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May 01, 2016

Eugene Patron

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Queering Justice



May 01, 2016
Eugene Patron

Before I was a Point Scholar, I wasn’t sure that I wanted to come out professionally as a queer person. I struggled with the thought that coming out professionally could impact my future career in the legal field and prevent me from working on pressing issues in youth law. Despite the overwhelming legal need of LGBTQ+ youth, the youth law field remains a rather conservative legal niche. I repeatedly told myself that I would not come out unless I was asked. I didn’t want to risk an opportunity to serve youth because I was queer. But then some really significant shifts in policy and legislation started to happen.

In the last three years, the many states have taken legislative action to protect the rights of LGBTQ+ youth in foster care that have often been ignored. Among the most notable actions, Oregon, California, New Jersey, and the District of Columbia banned ‘gay conversion therapy.’ However, the progress for certain populations of youth has spurred a backlash among conservative state legislatures.  Within sixteen state legislatures, a Religious Freedom Restoration Act was proposed, and each proposal contained a portion that would limit the rights of LGBTQ+ youth in foster care, including LGBTQ+ individuals who would like to be foster caregivers. As I watched the progression of these policy initiatives, I thought of how difficult my experience was being queer and in foster care without laws and policy that intentionally addressed my LGTBQ+ status.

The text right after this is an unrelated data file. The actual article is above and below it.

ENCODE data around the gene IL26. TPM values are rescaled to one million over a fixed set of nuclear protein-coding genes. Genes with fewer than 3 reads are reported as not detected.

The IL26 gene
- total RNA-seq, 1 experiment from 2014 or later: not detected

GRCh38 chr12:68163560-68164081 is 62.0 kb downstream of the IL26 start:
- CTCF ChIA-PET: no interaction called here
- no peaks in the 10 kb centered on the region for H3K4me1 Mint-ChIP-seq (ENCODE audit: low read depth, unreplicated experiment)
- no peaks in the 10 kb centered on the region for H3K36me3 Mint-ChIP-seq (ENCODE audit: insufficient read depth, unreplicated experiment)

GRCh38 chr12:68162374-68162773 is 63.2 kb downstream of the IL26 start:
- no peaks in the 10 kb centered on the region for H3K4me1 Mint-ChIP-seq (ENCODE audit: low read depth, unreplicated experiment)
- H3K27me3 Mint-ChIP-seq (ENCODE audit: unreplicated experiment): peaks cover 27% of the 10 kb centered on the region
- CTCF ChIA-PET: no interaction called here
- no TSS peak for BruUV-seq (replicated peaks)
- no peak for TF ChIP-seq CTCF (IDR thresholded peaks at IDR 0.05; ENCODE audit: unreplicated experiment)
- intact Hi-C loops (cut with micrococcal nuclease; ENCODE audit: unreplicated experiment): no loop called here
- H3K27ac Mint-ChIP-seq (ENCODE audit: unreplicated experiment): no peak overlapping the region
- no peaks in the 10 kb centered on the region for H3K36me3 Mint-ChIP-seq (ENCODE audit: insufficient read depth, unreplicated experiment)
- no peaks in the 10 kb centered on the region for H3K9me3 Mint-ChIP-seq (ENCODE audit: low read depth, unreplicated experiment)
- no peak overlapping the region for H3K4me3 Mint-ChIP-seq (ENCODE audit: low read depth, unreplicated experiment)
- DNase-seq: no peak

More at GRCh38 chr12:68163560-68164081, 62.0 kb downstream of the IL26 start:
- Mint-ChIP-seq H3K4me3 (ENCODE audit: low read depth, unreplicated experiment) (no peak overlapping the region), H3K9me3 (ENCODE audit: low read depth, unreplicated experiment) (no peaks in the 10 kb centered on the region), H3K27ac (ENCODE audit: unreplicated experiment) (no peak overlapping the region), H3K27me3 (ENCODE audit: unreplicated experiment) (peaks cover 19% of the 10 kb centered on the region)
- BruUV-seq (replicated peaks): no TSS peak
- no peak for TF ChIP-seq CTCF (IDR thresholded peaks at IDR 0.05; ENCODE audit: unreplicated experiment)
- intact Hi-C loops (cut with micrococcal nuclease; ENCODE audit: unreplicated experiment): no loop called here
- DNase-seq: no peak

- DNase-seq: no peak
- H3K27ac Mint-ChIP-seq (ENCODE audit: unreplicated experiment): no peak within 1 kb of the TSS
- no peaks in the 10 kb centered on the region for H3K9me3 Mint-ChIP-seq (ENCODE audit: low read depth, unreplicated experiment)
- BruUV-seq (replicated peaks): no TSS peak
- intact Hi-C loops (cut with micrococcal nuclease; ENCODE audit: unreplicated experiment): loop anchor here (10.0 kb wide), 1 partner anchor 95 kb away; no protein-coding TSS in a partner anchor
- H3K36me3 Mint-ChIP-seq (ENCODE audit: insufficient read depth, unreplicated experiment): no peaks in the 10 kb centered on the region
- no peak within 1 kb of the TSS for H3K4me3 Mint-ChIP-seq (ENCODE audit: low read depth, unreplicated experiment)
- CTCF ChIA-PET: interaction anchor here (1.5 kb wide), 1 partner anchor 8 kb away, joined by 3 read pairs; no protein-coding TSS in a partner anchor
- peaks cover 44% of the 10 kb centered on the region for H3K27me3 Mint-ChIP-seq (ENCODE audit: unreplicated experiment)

Foster
I decided it was time to come out as queer in my professional capacity. However, I wasn’t sure what the best approach in doing so. After struggling to find the most “tactful” approach, an opportunity presented itself. As part of the work I do with an organization called FosterClub, I was able to speak out against these proposed legislative actions as a queer person in the field of law who would have been affected by these policies if they were enacted. FosterClub is a national organization that advocates for youth currently and formerly in foster care. I gave feedback on President Obama’s 2015 National Foster Care Month Issue Brief on LGBTQ+ foster youth, New York City Children Service’s LGBTQ+ foster youth policy, and Mississippi’s new law HB 1523.

Coming out in my professional capacity has made me a better advocate. There is a difference between “being out” and “coming out” to stand in solidarity with your community.

This post was written by Point Scholar Crys O’Grady, University of Washington School of Law

OGrady_Crys_jpgCrys O’Grady was born in southern New Jersey and entered the New Jersey foster care system at the age of 13. Her experience with the child welfare system exposed her to instances in which government agencies can perpetuate racial, sexual, socio-economic, and gender inequality. While she was in foster care, she became dedicated to the pursuit of social justice through public service. Crys struggled to come out as a lesbian in foster homes that placed a heavy emphasis on religion.  Read more about Crys.

 



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